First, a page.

- Education: Education and business go hand in hand, as when General Motors used Michigan Tech for its DE (Designer/Engineer) training program.. Fact is, companies want to draw from an educated pool of workers, as well as offering their employees a great place to raise a family. Higher education institutions offer companies a source to recruit new talent, as well as a partner in research and development. We looked at traditional measures of K-12 education including test scores, class size and spending. We also considered the number of higher education institutions in each state.

- Business Friendliness: Regulation and litigation will kill a business environment for sure. Although each is inevitable, CNBC graded the states on the perceived “friendliness” of their legal and regulatory frameworks to business.

- Access to Capital: Venture capital flows to some states more than others, despite the fact the world has grown smaller; meaning, business can be transacted anywhere. Still, companies use the same rationale as the 19th Century bank robber, Willie Sutton, who responded to the question as to why he robbed banks, with the words, “Because that’s where the money is.”

- Cost of Living: The cost of living is directly related to the quality of life, as it helps drive the cost of doing business, from housing to food and energy. Regardless of the business, wages go further when the cost of living is low.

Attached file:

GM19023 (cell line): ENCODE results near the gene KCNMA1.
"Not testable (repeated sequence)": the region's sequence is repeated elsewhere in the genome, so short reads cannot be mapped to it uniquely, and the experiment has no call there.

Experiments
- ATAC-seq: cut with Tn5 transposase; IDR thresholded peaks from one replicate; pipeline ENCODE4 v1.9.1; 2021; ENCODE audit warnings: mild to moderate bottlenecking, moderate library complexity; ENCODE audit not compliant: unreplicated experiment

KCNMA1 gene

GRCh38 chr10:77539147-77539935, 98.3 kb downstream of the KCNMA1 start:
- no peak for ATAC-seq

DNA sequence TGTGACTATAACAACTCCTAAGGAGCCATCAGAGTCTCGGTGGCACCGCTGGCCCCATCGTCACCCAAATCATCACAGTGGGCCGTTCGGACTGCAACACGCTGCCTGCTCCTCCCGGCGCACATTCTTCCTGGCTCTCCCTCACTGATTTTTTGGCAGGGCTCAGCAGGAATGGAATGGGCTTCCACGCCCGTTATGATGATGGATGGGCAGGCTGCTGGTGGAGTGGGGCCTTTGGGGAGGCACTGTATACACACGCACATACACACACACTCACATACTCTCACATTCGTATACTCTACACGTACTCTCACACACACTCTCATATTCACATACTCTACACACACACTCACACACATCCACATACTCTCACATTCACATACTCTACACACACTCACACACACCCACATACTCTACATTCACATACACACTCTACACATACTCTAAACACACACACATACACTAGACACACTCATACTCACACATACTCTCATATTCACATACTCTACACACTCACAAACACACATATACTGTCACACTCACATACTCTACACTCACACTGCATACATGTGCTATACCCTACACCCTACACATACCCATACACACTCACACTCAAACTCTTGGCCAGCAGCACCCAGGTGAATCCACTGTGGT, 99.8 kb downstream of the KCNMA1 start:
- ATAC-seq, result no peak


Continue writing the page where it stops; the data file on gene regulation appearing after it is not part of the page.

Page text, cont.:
Torque News Reporter Assessment

Frankly, I was shocked the one criteria that highly affects the cost of manufacturing, union wages, was not included. That is why the state of Washington may lose aircraft workers to other states, to get away from overly-rigid collective bargaining.

It’s not only the cost of unionized manufacturing, but the expensive benefits of state employees who actually work for the tax payers but receive retirement and health benefits beyond average workers in the state..

Special thanks to John Bunnell for sending me the link and making me aware of the CNBC study. Source:

About the Reporter: After 39 years in the auto industry as a design engineer, Frank Sherosky now trades stocks, futures and writes articles, books and ebooks like, "Perfecting Corporate Character," "Awaken Your Speculator Mind", and "Millennial World Order" via He may be contacted here by email: [email protected]